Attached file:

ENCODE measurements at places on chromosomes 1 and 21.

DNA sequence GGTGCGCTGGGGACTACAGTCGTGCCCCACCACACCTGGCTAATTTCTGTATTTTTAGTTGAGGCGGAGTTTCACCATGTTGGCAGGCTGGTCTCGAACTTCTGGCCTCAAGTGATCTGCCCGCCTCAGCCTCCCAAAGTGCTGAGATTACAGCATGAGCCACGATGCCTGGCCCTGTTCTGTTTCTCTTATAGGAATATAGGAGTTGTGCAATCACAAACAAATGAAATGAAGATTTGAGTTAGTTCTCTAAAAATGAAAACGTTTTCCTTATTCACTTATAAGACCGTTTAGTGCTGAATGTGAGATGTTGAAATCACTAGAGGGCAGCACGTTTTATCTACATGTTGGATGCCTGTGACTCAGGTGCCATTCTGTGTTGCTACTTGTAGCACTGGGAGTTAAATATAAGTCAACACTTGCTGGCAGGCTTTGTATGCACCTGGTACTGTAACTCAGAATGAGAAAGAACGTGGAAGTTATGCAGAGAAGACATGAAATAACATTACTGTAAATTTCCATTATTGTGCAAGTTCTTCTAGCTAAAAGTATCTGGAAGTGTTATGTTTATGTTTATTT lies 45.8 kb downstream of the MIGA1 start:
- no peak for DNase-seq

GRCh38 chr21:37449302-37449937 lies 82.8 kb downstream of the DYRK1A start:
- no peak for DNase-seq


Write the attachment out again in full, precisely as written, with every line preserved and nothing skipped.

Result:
ENCODE measurements at places on chromosomes 1 and 21.

DNA sequence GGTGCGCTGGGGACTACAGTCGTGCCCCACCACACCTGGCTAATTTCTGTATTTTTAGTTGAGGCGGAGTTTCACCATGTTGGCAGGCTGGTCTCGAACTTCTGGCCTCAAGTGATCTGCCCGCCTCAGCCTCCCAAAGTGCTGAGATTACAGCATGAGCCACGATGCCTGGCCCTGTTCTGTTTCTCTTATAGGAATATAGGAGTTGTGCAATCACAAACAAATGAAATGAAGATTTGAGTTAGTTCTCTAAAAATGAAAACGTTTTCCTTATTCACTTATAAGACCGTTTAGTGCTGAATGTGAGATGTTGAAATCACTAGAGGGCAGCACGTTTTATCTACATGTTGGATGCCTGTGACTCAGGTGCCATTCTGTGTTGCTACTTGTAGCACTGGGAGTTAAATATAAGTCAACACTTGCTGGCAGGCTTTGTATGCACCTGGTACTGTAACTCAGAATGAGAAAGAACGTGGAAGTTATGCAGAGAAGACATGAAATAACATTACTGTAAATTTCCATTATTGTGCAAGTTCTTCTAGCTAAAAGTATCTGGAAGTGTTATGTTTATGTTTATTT lies 45.8 kb downstream of the MIGA1 start:
- no peak for DNase-seq

GRCh38 chr21:37449302-37449937 lies 82.8 kb downstream of the DYRK1A start:
- no peak for DNase-seq